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The best diet for weight loss

The best diet for weight loss

Featured, Health, Weight Loss and Dieting, Wellness

It’s that time of year where social and traditional media are full of articles on weight loss – getting a ‘beach body’ or ‘burning fat’ and ‘toning up’ and ‘getting ripped’. In many cases, sadly, it’s about getting ‘ripped off’ (!) and there is truly very little evidence to justify buying creams and pills to help you lose weight. This article from Authority Nutrition has an excellent summary on the latest dieting supplements. The general consensus is that the benefits, if any, tend to be modest and there currently is no weight loss supplement or pill which truly works for weight loss. Mince alors! So what diet does work for weight loss?

Weight Loss is complicated

We-ll, says the no nonsense nutritionist in Paris, weight loss is complicated and certainly not as easy as ‘eat less and move more’ as many, many people will testify. Weight loss can seem like a hard, relentless and frustrating slog. And, the statistics indicate that *90% of people regain their weight within 3-4 years. Deep sigh. So if diets don’t work, what can you do instead? Here are a few thoughts and ideas which might help – a kinder, more realistic and effective way to manage your weight and your health.

Avoid gaining weight in the first place – aim to keep your weight within a 2-3 kg window.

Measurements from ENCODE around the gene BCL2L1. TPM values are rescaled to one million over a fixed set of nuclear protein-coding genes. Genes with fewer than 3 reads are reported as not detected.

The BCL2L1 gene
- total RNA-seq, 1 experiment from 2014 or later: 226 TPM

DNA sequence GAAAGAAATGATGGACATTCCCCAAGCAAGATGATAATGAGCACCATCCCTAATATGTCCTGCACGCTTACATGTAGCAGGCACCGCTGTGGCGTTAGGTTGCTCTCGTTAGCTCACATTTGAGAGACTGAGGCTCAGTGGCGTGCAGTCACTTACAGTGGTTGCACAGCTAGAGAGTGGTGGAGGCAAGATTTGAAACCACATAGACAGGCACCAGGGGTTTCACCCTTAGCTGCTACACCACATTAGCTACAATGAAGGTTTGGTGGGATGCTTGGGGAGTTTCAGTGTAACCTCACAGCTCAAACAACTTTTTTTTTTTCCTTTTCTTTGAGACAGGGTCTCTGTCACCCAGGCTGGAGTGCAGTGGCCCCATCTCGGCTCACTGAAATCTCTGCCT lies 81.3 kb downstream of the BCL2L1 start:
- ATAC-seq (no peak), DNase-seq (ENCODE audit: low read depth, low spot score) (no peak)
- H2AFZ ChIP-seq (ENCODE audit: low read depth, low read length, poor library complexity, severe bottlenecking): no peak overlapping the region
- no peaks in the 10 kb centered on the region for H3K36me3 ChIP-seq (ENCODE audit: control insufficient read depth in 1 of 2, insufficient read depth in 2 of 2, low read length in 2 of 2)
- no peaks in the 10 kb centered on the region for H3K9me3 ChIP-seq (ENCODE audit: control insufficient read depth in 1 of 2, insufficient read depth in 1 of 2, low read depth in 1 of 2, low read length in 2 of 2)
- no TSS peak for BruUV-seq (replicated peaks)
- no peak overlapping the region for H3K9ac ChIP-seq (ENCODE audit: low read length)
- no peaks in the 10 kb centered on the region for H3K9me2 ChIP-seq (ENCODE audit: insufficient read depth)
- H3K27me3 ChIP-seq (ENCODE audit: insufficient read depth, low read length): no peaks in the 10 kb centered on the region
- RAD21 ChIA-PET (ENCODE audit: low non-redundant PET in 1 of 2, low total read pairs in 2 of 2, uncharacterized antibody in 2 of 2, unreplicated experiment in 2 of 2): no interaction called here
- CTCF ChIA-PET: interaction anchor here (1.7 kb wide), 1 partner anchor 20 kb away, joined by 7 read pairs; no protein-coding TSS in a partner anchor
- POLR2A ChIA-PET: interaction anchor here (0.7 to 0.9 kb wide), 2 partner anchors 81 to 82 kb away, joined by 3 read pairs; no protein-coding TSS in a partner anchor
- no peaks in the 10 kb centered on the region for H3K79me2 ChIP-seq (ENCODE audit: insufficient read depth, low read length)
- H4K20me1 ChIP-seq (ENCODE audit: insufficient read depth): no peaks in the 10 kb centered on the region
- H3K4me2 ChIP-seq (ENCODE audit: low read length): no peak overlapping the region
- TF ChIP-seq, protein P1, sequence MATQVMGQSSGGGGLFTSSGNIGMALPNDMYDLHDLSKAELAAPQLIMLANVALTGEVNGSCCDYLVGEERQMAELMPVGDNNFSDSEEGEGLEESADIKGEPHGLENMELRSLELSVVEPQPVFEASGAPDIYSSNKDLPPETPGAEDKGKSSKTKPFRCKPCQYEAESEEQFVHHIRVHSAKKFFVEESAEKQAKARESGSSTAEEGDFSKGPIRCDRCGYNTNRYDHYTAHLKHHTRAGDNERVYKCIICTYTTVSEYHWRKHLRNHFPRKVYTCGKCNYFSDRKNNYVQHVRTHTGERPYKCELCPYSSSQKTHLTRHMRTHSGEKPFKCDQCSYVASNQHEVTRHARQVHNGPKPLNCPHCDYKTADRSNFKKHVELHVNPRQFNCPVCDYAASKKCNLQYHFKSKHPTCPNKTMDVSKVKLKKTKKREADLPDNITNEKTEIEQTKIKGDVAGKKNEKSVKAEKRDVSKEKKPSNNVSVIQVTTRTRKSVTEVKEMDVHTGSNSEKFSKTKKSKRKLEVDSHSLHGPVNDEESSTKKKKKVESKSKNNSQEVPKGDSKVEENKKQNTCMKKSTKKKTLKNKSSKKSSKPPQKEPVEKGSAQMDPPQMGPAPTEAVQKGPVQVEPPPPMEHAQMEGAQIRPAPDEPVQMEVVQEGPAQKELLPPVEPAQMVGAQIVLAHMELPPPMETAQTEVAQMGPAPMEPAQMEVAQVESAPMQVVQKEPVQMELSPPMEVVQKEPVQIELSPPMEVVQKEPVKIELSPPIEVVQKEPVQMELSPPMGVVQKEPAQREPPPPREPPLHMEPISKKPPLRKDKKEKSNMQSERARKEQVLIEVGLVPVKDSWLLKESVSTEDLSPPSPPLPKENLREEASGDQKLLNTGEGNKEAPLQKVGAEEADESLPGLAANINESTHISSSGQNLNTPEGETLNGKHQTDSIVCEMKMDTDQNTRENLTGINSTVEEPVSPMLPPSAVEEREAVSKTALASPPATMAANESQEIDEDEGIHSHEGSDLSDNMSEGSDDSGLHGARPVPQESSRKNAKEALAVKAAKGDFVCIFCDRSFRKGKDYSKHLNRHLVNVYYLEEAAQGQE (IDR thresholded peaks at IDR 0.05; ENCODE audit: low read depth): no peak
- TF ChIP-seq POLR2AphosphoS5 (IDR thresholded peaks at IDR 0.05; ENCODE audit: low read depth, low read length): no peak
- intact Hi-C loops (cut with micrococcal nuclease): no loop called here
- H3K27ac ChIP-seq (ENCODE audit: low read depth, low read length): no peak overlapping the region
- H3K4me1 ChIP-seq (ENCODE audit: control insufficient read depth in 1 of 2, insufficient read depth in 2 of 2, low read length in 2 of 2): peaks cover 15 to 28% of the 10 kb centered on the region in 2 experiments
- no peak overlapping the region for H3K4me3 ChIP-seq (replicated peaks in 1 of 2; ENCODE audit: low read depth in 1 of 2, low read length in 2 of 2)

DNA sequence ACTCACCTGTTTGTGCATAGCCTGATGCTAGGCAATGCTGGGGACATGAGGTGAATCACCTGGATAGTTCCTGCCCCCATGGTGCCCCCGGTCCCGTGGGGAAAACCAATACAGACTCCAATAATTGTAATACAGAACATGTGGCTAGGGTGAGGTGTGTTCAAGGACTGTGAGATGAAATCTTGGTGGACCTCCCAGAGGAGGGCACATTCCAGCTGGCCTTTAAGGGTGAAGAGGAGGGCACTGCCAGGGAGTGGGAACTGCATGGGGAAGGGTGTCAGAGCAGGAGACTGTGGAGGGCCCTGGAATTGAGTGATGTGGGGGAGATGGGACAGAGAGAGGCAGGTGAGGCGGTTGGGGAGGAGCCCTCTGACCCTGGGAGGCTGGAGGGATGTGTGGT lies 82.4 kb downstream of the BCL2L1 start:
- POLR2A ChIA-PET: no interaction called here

Yes, I know, it seems brutally obvious and possibly not very helpful, but I honestly think it’s easier to aim to stay on top of your weight, rather than to let it steadily creep up. It’s that steady creep of 2-3 kilos a year over 10 years, which often results in people waking up in front of the mirror and wondering where those 20 kg came from! Five kilos is very roughly a dress size, so once that waist band starts to ‘bit’, it’s time to do something and no, buying the next size up is not the best option! Losing 5 kg is infinitely easier than having to lose 20 + kg. As for ideas to help your weight stay stable? Many people find that an ‘intermittent eating’ pattern is realistic. This means following a relatively healthy eating plan during the week, with slightly more relaxed weekends – a couple of glasses of wine, a meal out, a dessert. Another option is a lower carb approach, basing the majority of your meals around protein and lashings of vegetables, with the occasional slice of bread and pasta.